State-by-state data is shedding new light on the problem of financial insecurity. While 13% of Pennsylvanians live in poverty as defined by their incomes, more than 37% live in what’s known as liquid asset poverty.
“We need to encourage residents to build savings and prepare for the unforeseen,” says Lyn Kugel of PathWays PA, “so that fewer residents are one incident away from financial devastation.”
While the numbers are alarming, Pennsylvania’s liquid asset poverty rate still falls below the national average. This is just one data point that can be found in the Corporation for Enterprise Development’s Assets & Opportunity Scorecard.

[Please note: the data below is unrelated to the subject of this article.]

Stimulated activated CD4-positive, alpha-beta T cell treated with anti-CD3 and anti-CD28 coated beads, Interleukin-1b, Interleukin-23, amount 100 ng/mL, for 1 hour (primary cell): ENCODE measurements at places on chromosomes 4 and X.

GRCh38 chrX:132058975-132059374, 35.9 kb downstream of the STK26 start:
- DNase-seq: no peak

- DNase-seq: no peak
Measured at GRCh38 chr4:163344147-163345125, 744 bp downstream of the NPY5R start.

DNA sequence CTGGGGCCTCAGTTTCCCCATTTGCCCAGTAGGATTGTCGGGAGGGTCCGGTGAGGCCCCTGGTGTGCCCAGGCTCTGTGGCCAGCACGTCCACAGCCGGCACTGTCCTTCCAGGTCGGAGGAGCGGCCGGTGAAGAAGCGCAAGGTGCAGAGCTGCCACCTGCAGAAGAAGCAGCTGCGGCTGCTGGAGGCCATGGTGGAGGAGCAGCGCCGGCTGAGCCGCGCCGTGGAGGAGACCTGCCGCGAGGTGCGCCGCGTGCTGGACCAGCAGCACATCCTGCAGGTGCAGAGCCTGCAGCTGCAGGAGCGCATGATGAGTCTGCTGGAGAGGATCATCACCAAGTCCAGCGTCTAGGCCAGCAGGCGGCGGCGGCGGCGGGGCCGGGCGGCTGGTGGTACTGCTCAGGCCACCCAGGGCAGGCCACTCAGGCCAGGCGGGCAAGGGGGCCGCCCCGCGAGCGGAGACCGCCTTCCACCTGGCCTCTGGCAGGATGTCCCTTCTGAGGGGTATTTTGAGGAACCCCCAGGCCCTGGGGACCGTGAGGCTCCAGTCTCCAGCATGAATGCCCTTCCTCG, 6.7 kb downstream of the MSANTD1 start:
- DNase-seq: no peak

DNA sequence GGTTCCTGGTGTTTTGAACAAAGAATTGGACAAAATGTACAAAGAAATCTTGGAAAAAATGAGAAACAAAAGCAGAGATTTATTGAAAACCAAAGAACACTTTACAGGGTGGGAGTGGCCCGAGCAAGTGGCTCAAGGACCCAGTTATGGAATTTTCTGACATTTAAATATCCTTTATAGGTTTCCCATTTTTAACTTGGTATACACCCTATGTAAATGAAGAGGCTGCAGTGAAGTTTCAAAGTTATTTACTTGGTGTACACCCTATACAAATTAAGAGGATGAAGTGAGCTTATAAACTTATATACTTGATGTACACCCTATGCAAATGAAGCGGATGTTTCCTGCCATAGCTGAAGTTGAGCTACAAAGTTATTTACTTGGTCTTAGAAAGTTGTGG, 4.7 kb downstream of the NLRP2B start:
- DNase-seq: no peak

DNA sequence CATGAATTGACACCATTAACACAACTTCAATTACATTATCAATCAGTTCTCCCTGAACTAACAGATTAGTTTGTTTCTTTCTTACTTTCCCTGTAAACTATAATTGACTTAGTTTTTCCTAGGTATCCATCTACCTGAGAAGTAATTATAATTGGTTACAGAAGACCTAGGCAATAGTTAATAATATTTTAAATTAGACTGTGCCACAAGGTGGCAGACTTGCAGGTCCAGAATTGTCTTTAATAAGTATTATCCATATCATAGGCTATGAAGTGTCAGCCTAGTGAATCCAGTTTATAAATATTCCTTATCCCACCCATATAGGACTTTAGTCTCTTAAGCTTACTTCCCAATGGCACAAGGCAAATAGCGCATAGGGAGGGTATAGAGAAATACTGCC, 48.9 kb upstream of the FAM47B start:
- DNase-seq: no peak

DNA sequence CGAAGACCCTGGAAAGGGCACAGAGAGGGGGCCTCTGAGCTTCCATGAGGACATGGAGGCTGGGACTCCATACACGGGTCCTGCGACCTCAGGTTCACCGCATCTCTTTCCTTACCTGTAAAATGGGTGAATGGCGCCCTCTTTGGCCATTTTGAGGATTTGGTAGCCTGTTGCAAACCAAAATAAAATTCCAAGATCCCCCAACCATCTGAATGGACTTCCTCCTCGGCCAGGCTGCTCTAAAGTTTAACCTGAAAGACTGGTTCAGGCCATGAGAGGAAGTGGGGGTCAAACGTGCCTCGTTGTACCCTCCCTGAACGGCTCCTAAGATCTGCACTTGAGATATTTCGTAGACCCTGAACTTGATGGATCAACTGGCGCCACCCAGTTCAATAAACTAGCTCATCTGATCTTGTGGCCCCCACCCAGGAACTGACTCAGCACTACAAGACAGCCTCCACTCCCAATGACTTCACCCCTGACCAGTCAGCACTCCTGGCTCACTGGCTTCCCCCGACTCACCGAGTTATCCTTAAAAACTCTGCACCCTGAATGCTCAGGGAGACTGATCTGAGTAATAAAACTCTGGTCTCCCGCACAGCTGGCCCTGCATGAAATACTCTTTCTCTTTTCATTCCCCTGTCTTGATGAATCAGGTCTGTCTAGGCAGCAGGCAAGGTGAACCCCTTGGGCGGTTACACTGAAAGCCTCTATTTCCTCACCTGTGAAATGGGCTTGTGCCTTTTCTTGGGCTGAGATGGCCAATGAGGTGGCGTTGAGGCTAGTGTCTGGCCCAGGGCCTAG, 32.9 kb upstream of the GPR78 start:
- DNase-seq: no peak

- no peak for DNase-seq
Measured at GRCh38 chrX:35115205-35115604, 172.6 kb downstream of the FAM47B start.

Overall, the scorecard ranks Pennsylvania 15th among states, based on five key areas including personal finances.
CFED and local advocates like Kugel say a number of things can be done to encourage asset building in Pennsylvania, including the adoption of a state-level Earned Income Tax Credit (EITC) and the elimination of asset limits on things like foods stamps, which they say is a disincentive for savings.